The movie takes a distinctly Chinese look at America, focusing on pastimes like gambling and eating that are certain to provoke interest in Peking. Yang said even Wang's purchase of an old black Cadillac to accompany the film crew van through 20 states seemed to reveal his Chinese outlook. The car is the nearest U.S. equivalent to the long black "Shanghai" limousines that carry important officials to meetings in China.

The crew, including film editor and adviser Shu Lea Cheang, cameraman Eric Lau, assistant cameraman Jean Tsien and a Taiwanese soundman who asked not to be identified, got along well with Wang and Yen. Actress Yen worked professionally in Shanghai but now studies film at New York University as an official exchange student. The crew members, originally from Taiwan, Cheang and Tsien, enjoyed calling Yen, "gong fei," which means "Commie bandit."

As Wang describes the movie, "Two young people who come from Mainland China, one from Peking and one from Shanghai . . . drive across the country to see what America is like and what the American people are like, and to see how they react to the Chinese." They begin in New York, with a visit to architect I.M. Pei, who confesses that when he visited China, "I was made aware of the importance of my roots."

But Wang and Yen spend much more time on New York's streets. A steel band plays "Yankee Dollar." A Hari Krishna group sings lustily. A construction worker, wearing T-shirt, jeans and headband, explains his job. An elderly Chinese immigrant explains to Wang in Chinese the intricacies of the New York lottery.

In Knoxville, Tenn., where the movie's protagonists visit the World's Fair, Wang, the director, even experiments with some nudity. The camera shows him, from the waist up, taking a shower in his hotel room, a sensual experience unheard of in most Chinese homes and hotels. The camera also stares transfixed as Wang flips the channels on his motel room television set: an old Elvis Presley movie, a "Lou Grant" rerun, the latest local news, commercial after commercial.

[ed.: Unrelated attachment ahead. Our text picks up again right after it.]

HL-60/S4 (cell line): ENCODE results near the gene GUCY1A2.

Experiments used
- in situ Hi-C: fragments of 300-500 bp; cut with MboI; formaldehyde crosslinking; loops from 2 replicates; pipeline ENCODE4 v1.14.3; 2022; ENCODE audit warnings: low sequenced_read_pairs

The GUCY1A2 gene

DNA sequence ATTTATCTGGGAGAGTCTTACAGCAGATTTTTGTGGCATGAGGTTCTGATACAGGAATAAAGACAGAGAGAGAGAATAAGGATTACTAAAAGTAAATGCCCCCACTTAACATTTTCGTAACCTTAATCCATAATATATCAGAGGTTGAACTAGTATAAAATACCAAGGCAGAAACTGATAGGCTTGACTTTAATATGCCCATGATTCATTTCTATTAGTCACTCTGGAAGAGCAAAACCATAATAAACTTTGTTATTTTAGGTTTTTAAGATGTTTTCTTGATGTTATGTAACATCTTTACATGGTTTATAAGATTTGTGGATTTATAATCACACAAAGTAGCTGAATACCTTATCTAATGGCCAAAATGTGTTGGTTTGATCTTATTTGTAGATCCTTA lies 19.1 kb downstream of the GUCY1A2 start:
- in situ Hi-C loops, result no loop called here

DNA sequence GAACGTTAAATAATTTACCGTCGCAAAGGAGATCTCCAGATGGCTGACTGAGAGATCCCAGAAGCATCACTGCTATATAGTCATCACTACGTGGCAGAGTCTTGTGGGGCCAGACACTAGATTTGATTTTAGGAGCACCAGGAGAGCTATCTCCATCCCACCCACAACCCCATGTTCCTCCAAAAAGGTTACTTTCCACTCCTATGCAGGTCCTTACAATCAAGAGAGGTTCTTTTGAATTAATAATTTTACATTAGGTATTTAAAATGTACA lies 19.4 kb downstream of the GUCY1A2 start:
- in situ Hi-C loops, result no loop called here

Wang said the people the filmmakers met in small towns they stumbled into often asked what their salaries were in China. It seemed to bring the two cultures closer together, for that is always the first or second question a Chinese worker will ask a visiting American when the official Chinese guide is out of earshot.

To people from a nation where 80 percent of the population lives off the land, the American Midwest was particularly intriguing. "We visited several peasant homes in Iowa," Wang said. "One had six tractors, they were big tractors . . . and they were nice houses, the condition of the houses was no different from those of city people." At a tractor plant, however, Wang said he was stunned to find the workers "only had 20 minutes to eat lunch." In most parts of China, less than an hour for lunch, usually followed by a nap, is inconceivable.

In Chicago, Wang's cameras visited Studs Terkel, and the movie switches from shots of him to pictures of skyscrapers, highways and smoking factories, all signs of a nation that considers itself the richest in the world. China, of course, once held that title and still has some of the pretensions of world leadership that America is prey to.

To that, the movie shows Terkel issuing a warning: "There is no one country, no matter how important that country might be, there is no one country that is the center of the earth."